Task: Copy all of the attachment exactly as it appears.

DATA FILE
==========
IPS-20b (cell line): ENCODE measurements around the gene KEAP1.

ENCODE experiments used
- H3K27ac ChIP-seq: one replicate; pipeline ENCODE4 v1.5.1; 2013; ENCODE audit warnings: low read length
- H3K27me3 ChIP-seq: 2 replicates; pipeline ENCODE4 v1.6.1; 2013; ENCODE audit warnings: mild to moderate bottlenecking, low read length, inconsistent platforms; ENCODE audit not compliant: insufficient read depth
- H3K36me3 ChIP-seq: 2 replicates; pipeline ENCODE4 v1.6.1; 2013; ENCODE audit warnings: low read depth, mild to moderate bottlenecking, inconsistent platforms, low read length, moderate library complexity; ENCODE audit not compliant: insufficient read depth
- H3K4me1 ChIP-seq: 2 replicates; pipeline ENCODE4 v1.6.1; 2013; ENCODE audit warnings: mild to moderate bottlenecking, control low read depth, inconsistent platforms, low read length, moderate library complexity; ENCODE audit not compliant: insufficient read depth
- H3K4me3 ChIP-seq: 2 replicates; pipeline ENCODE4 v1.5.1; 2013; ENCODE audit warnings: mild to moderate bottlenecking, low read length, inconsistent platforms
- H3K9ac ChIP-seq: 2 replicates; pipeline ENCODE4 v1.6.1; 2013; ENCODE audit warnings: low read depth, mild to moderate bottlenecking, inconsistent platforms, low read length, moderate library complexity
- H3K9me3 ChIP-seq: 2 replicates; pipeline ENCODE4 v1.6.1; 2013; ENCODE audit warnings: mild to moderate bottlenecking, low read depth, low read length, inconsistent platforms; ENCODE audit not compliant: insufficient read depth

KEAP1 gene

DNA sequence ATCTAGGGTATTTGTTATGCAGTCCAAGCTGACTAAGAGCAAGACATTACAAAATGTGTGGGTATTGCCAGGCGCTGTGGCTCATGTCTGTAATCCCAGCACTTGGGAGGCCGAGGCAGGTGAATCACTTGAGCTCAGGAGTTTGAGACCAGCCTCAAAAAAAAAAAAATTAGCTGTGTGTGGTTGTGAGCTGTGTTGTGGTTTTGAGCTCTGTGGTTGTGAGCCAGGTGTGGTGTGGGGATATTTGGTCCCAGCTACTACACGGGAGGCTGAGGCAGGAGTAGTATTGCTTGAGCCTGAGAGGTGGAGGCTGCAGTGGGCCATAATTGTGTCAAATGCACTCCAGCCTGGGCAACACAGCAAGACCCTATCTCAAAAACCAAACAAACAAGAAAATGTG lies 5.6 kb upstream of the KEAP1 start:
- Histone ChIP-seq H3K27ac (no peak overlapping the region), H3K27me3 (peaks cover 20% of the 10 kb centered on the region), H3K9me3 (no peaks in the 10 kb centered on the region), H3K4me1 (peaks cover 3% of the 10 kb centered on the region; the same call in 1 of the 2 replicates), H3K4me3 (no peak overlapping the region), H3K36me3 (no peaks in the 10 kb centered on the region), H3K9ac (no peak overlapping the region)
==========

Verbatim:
IPS-20b (cell line): ENCODE measurements around the gene KEAP1.

ENCODE experiments used
- H3K27ac ChIP-seq: one replicate; pipeline ENCODE4 v1.5.1; 2013; ENCODE audit warnings: low read length
- H3K27me3 ChIP-seq: 2 replicates; pipeline ENCODE4 v1.6.1; 2013; ENCODE audit warnings: mild to moderate bottlenecking, low read length, inconsistent platforms; ENCODE audit not compliant: insufficient read depth
- H3K36me3 ChIP-seq: 2 replicates; pipeline ENCODE4 v1.6.1; 2013; ENCODE audit warnings: low read depth, mild to moderate bottlenecking, inconsistent platforms, low read length, moderate library complexity; ENCODE audit not compliant: insufficient read depth
- H3K4me1 ChIP-seq: 2 replicates; pipeline ENCODE4 v1.6.1; 2013; ENCODE audit warnings: mild to moderate bottlenecking, control low read depth, inconsistent platforms, low read length, moderate library complexity; ENCODE audit not compliant: insufficient read depth
- H3K4me3 ChIP-seq: 2 replicates; pipeline ENCODE4 v1.5.1; 2013; ENCODE audit warnings: mild to moderate bottlenecking, low read length, inconsistent platforms
- H3K9ac ChIP-seq: 2 replicates; pipeline ENCODE4 v1.6.1; 2013; ENCODE audit warnings: low read depth, mild to moderate bottlenecking, inconsistent platforms, low read length, moderate library complexity
- H3K9me3 ChIP-seq: 2 replicates; pipeline ENCODE4 v1.6.1; 2013; ENCODE audit warnings: mild to moderate bottlenecking, low read depth, low read length, inconsistent platforms; ENCODE audit not compliant: insufficient read depth

KEAP1 gene

DNA sequence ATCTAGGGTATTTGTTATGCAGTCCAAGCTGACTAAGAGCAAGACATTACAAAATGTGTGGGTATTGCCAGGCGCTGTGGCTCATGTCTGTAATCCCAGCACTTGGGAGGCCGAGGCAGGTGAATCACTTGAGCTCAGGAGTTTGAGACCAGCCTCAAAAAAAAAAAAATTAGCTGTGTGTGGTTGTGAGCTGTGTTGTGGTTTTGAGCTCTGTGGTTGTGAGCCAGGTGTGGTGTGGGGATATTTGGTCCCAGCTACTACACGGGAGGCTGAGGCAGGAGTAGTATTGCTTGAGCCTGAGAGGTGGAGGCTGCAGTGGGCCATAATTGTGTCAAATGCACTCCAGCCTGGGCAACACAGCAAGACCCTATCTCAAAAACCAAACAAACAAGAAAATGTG lies 5.6 kb upstream of the KEAP1 start:
- Histone ChIP-seq H3K27ac (no peak overlapping the region), H3K27me3 (peaks cover 20% of the 10 kb centered on the region), H3K9me3 (no peaks in the 10 kb centered on the region), H3K4me1 (peaks cover 3% of the 10 kb centered on the region; the same call in 1 of the 2 replicates), H3K4me3 (no peak overlapping the region), H3K36me3 (no peaks in the 10 kb centered on the region), H3K9ac (no peak overlapping the region)